of their authors. Address correspondence to the Florida Alligator, Reitz
Union Building, University of Florida, Gainesville, Florida 32601. The
Alligator is entered as second class matter at the United States Post Office
at Gainesville, Florida 32601.
Subscription rate is SIO.OO per year and $3.50 per Quarter.
The Florida Alligator reserves the right to regulate the typographical
tone of all advertisements and to revise or turn away copy it considers
objectionable.
The Florida Alligator will not consider adjustments of payments for any
advertisement involving typographical errors or erroneous insertion unless
notice is given to the advertising manager within (1) one day after the
advertisement appears. The Florida Alligator will not be responsible for
more than one incorrect insertion of an advertisement scheduled to run
several -tfmas, 'Mottos foiicorrection must be given before the next
Insertlorv^

Remember I
Summer I
Bowling I
Special I
REITZ UNION I

Hk|||||||' Mill-
JIB IPS mm,
M iff
! PHIL BANNISTER
ERNIE JOHNSON
... rocks out with WR JF's Saturday night soul

Princeton Plan
given time off to politic next
fall, the number who would
actually do so is debatable.
The Princeton Plan is fine in
Princeton, UF Student Body
President Steve Uhlfelder said,
Its not that important down in
this area.
UHLFELDER SAID Florida
politics offers the voter a
choice between status quo and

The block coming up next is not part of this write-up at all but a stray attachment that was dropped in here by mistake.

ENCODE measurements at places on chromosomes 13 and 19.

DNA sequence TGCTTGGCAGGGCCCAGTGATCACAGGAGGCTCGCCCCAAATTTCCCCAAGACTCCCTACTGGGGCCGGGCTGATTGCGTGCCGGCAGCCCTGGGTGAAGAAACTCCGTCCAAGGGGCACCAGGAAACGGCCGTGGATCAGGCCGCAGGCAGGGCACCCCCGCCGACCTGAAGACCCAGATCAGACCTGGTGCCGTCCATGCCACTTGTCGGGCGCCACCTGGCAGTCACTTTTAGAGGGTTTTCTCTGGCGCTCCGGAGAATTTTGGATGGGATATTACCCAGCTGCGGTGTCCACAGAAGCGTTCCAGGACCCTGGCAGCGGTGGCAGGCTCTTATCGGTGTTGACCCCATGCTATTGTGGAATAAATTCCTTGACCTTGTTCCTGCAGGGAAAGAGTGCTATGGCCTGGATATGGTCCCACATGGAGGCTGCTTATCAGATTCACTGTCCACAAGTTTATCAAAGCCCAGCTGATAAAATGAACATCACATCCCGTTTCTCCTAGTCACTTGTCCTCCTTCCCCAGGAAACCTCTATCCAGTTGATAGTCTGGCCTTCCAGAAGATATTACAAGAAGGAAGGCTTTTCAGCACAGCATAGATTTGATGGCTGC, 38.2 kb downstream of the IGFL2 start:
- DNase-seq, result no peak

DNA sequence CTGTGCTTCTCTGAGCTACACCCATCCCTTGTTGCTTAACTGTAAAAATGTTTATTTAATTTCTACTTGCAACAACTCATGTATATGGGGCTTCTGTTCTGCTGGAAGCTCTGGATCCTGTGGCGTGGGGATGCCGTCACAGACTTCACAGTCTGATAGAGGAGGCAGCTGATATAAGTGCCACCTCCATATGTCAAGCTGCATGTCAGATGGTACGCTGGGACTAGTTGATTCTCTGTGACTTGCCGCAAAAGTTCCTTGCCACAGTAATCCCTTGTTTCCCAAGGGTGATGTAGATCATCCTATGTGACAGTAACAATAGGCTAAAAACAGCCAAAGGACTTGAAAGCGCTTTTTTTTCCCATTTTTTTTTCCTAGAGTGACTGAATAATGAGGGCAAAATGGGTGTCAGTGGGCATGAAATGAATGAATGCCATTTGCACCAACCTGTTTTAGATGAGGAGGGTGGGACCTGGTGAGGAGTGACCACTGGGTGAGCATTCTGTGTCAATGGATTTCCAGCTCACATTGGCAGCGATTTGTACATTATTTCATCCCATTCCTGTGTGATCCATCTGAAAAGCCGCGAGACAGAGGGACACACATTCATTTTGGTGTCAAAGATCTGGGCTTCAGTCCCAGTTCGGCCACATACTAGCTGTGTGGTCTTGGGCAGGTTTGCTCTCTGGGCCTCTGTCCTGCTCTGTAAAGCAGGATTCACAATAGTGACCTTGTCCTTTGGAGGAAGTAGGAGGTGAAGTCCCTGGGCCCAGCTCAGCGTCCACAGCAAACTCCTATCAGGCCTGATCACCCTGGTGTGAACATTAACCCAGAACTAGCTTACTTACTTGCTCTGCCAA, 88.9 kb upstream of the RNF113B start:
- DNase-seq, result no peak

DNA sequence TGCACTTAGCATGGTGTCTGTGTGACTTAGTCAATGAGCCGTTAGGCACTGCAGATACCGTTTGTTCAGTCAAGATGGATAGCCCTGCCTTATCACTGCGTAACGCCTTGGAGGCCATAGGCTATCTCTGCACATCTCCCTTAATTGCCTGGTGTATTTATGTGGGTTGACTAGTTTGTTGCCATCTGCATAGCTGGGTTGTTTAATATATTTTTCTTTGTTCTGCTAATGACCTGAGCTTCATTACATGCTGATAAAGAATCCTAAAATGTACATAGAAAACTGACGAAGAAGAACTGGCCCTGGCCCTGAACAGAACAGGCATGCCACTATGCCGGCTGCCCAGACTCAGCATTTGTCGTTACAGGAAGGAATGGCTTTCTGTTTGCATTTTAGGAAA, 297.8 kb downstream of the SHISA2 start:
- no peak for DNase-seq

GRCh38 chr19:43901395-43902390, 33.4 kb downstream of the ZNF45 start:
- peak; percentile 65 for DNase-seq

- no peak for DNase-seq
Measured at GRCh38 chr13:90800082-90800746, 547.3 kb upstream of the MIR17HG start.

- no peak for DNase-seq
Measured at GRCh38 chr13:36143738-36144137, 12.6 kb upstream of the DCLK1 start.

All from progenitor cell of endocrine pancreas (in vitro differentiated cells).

backward candidates.
Theres not much difference
between Carswell and Cramer,
Uhlfelder said. You cant get
students fired up against these
guys.
Uhlfelder has some objections
to the Princeton Plan, however.
Id like to see some sort of
process that would allow
students who want to participate
time off without being
penalized, Uhlfelder said, But
why should we (students) be
allowed to do it while the rest of
society cant?
On the other hand, what
about the people working in
Tallahassee? Theyre out
campaigning for their bosses,
he said.

Burger Chef
goes all out
to please
the student!
--- /*>
715 NW 13th St.
and 1412 N. Main St

we lend
to nice
9irl f (1^
At
TO/|

GAINESVILLE FLORIDA CAMPUS FEDERAL CREDIT UNION
1200 S.W. sth Avenue Branch: HI2 Teaching Hospital
Exclusively for Uof F Families Organized in 1935
Assets over 6 Million Dividends: 5 3/4% Per Year



Women Plan
Conference
By 808 WISE
Alligator Staff Writer
New coeds will get a close look at all kinds of campus organizations
in the Womens Campus Life Conference Sept. 17 at 7 p.m. in the
Reitz Union Ballroom.
Its really a unique opportunity for all the womens organizations
to join together for one day and let all these new women see what
they have done on campus, said conference chairman Mary Tunstall.
ALL ENTERING coeds are invited. With representatives of all
womens organizations and groups of interest to women, the
conference will fill an information gap for new women on campus,
according to Miss Tunstall.
Even if you read about a group in a student handbook, you really
dont know what it is like until you meet some of the people in it and
get some first-hand information on its activities, she said.
In addition, new coeds will have a chance to meet the dean,